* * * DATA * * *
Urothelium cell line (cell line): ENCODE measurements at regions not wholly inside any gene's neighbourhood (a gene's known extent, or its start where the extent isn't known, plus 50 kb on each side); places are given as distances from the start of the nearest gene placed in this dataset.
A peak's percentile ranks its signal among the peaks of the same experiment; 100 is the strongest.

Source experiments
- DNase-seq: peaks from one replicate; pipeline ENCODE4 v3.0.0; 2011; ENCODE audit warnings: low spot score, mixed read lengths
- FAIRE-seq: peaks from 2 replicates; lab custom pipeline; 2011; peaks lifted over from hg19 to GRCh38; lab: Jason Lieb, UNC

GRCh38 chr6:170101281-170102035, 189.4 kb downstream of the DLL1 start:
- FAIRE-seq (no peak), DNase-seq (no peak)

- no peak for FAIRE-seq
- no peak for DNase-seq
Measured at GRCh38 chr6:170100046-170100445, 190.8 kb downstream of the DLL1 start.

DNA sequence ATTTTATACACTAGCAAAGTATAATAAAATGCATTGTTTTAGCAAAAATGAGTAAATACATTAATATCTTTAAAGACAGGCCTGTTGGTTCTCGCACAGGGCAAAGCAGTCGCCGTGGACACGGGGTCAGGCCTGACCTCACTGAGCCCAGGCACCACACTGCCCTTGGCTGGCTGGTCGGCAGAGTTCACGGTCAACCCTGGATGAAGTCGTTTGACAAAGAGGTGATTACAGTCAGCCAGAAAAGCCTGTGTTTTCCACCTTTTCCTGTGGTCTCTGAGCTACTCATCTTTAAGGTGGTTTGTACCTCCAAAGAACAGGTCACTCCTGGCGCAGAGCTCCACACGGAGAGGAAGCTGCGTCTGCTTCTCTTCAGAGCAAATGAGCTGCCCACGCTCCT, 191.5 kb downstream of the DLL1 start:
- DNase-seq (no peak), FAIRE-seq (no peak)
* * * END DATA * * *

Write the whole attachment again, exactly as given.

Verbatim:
Urothelium cell line (cell line): ENCODE measurements at regions not wholly inside any gene's neighbourhood (a gene's known extent, or its start where the extent isn't known, plus 50 kb on each side); places are given as distances from the start of the nearest gene placed in this dataset.
A peak's percentile ranks its signal among the peaks of the same experiment; 100 is the strongest.

Source experiments
- DNase-seq: peaks from one replicate; pipeline ENCODE4 v3.0.0; 2011; ENCODE audit warnings: low spot score, mixed read lengths
- FAIRE-seq: peaks from 2 replicates; lab custom pipeline; 2011; peaks lifted over from hg19 to GRCh38; lab: Jason Lieb, UNC

GRCh38 chr6:170101281-170102035, 189.4 kb downstream of the DLL1 start:
- FAIRE-seq (no peak), DNase-seq (no peak)

- no peak for FAIRE-seq
- no peak for DNase-seq
Measured at GRCh38 chr6:170100046-170100445, 190.8 kb downstream of the DLL1 start.

DNA sequence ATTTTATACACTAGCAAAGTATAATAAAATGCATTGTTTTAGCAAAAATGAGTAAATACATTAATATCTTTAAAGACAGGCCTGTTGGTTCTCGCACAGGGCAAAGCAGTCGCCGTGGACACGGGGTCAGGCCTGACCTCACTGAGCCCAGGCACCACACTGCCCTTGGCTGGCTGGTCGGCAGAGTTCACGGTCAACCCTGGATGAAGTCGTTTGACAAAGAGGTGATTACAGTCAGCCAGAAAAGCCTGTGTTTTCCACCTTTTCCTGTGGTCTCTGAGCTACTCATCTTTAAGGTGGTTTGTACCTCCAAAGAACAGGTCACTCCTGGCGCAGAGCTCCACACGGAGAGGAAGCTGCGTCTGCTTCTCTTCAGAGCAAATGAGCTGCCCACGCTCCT, 191.5 kb downstream of the DLL1 start:
- DNase-seq (no peak), FAIRE-seq (no peak)